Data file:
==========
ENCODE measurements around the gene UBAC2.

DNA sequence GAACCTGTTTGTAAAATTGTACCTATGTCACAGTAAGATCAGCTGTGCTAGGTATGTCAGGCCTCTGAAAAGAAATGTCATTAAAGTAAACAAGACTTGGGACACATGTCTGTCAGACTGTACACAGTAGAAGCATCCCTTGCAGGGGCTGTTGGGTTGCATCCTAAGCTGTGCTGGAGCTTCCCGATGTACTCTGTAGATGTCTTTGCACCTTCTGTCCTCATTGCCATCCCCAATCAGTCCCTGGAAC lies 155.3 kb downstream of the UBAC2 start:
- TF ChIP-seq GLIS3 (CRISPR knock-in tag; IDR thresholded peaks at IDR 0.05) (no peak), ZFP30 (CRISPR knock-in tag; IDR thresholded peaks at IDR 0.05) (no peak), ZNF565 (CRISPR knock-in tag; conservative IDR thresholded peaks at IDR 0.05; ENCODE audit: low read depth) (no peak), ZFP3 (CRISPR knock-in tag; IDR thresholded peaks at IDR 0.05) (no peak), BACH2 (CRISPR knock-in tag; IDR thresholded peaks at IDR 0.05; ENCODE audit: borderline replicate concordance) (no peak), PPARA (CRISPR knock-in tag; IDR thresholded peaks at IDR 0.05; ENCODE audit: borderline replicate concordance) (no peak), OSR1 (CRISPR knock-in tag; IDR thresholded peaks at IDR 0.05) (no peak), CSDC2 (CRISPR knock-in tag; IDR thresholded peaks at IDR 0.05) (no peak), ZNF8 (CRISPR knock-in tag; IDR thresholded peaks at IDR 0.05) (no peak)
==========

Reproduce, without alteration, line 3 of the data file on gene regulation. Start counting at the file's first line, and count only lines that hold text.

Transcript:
- TF ChIP-seq GLIS3 (CRISPR knock-in tag; IDR thresholded peaks at IDR 0.05) (no peak), ZFP30 (CRISPR knock-in tag; IDR thresholded peaks at IDR 0.05) (no peak), ZNF565 (CRISPR knock-in tag; conservative IDR thresholded peaks at IDR 0.05; ENCODE audit: low read depth) (no peak), ZFP3 (CRISPR knock-in tag; IDR thresholded peaks at IDR 0.05) (no peak), BACH2 (CRISPR knock-in tag; IDR thresholded peaks at IDR 0.05; ENCODE audit: borderline replicate concordance) (no peak), PPARA (CRISPR knock-in tag; IDR thresholded peaks at IDR 0.05; ENCODE audit: borderline replicate concordance) (no peak), OSR1 (CRISPR knock-in tag; IDR thresholded peaks at IDR 0.05) (no peak), CSDC2 (CRISPR knock-in tag; IDR thresholded peaks at IDR 0.05) (no peak), ZNF8 (CRISPR knock-in tag; IDR thresholded peaks at IDR 0.05) (no peak)